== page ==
Nicola López by Trevor Paglen

BOMB 100 Summer 2007
100 Summer 2007

Discover MFA Programs in Art and Writing

Lopez 03

Strange Skies I, 2005, woodblock, silkscreen, and intaglio on paper, with mylar collage, 60 x 40 inches.

In the past hundred years or so, human activity has become the dominant geologic force on the planet. Large-scale enterprises such as dams, mining, urban development, and agriculture have done more to sculpt the surface of the earth than “natural” geomorphic processes such as erosion, plate tectonics, and glaciation. Earth scientists like Peter Haff at Duke University have argued that the earth has entered an “Anthropic” period, and that to understand the geologic forces at work in the contemporary age, earth scientists might learn something about economics, finance, land-use policy, and civil engineering, because these discourses actually have geologic implications. Enter here the work of Nicola López.

Lopez 04

Twister, 2004, woodblock, silkscreen, and intaglio on paper, with mylar collage, 60 x 40 inches.

In drawings, prints, installations, and collages, López addresses the excesses of the Anthropic period. Abandoned urban environments appear in a state of decay, or perhaps left half-finished. Architectural forms lie atop one another as if forged together by the creative destruction of plate tectonics rather than the rational hand of an urban planner. In Excerpts from the Flood I, cylindrical buildings spew greenish-blue water in a swirl around a pile of empty urban architecture. In Monument II: Intaglio, the broken leftover of an elevated urban highway towers like a latter-day Colossus of Rhodes above the remains of an urban landscape. López’s collapsing built environments suggest the fact that someday, all of human history will be encapsulated in a few intriguing layers of rock strata—a Burgess Shale of human history unsentimentally fossilized in the earth’s recesses.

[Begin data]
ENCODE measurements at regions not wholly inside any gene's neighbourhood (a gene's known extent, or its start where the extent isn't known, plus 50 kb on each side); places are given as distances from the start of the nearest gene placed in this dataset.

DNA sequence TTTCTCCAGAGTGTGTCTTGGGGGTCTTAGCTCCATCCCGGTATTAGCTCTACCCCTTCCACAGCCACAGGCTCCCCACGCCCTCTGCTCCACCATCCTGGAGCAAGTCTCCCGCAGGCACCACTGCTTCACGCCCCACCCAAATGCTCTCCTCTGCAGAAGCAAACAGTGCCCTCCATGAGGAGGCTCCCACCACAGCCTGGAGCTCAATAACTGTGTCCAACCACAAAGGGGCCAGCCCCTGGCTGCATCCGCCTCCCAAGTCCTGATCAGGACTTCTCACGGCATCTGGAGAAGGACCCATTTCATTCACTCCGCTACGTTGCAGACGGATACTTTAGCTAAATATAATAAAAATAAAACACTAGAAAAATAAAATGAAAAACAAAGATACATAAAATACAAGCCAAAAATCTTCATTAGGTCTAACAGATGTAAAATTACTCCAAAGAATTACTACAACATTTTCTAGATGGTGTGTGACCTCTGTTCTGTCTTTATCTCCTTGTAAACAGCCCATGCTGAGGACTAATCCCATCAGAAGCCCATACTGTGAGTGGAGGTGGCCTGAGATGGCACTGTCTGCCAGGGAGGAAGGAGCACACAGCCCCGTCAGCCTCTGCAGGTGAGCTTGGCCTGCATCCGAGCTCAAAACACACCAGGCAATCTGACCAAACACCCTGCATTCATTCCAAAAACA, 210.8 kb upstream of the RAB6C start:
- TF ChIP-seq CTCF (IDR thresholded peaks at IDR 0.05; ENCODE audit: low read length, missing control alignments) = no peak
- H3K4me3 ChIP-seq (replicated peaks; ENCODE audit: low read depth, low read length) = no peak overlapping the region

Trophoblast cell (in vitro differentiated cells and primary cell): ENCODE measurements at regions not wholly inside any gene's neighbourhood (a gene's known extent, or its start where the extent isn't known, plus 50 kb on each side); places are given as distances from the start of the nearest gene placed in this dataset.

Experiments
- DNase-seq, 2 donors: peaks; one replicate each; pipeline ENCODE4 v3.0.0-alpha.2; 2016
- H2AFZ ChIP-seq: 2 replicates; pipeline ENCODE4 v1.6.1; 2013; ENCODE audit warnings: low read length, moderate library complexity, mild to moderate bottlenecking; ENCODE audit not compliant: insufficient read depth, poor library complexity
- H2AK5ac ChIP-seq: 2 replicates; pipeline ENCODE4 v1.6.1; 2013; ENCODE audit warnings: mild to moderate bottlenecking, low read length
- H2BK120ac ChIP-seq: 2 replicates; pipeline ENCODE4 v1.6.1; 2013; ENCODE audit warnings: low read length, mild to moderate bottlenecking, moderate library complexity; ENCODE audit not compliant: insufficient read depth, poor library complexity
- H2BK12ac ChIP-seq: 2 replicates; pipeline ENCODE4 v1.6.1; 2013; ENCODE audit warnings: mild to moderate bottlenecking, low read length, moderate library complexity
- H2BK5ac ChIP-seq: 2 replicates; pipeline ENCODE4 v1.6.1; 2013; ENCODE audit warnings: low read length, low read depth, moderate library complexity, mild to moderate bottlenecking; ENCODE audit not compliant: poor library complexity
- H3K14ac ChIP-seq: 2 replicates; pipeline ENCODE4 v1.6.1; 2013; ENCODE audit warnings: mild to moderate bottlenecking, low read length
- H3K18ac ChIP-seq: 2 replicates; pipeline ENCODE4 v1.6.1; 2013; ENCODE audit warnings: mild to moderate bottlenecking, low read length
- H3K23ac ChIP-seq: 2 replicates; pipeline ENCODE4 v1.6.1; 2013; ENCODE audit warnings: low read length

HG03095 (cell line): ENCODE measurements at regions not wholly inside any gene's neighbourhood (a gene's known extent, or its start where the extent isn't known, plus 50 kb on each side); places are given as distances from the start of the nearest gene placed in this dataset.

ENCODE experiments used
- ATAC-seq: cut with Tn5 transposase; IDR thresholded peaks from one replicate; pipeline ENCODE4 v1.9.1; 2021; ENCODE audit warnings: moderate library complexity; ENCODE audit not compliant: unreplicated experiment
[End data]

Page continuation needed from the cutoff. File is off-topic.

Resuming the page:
Lopez 05

Unnatural Disasters: The Flood (detail), 2006, woodblock on mylar, 12 x 14 x 5’ .

But this is not to say that López’s work is either dystopian or pessimistic. Instead, its tone is of cool resignation. In her series of “unnatural disasters,” the mangled skeletons of human infrastructures point out the oft-ignored dialectics of human production and the natural world. Indeed, as López shows, there can be no such thing as a “natural disaster,” because the concept of disaster is itself hopelessly anthropocentric.

Lopez 02

Mis-communicated, 2006, ink and graphite on paper, 55 x 45”.

López’s images remind me of a comment made by Kurt Cuffey, a leading glaciologist and global-warming researcher based at UC Berkeley, during a series of interviews I conducted with him a couple of years ago. He said that from a geologic perspective, the history of the earth is ultimately indifferent to the mass extinctions, global warmings, ozone holes, and “natural disasters” of the human era. The notion of deep time, Cuffey told me, brought him a degree of solace even as his research showed humankind quickly creating the conditions of its own destruction. In López’s images, as curious as it might sound, I find a similar sense of solace.

Lopez 01

Bitter Clouds, 2005, ink, gouache, and graphite on paper, 43 x 35”.

Trevor Paglen is an artist, writer, and experimental geographer working out of the Department of Geography at the University of California, Berkeley.

Vargas-Suarez Universal by Rocío Aranda-Alvarado
Vargas Suarez Universal 02 Bomb 090
Related
Mr. Vladimir Putin’s Photo with Women by Deb Sokolow
Sokolow Page1 Ab Edit

An embarrassing incident at the Kremlin (from 2015? was it 2016?): in which women invited to an International Woman’s Day photo with Mr. Vladimir Putin arrive in high heels, much to the fear of Mr. Putin’s staff who are there to witness several tall women towering over the Russian Federation president.

Portfolio: Tuning by Torkwase Dyson
Td 0001 Copy

These drawings are from a series of 210 on view at the Graham Foundation in Chicago as part of Torkwase Dyson and the Wynter-Wells School through July 28, 2018. 

An Urban Palimpsest: Philadelphia: Finding the Hidden City by Thomas Devaney
Philadelphia1

Making urban history visible. 

Originally published in

BOMB 100, Summer 2007

Featuring interviews with Chuck Close, Kara Walker, Mamma Andersson, Howard Norman, Peter Nadas, Bela Tarr, Benedict Mason, and Kate Valk.

Read the issue
100 Summer 2007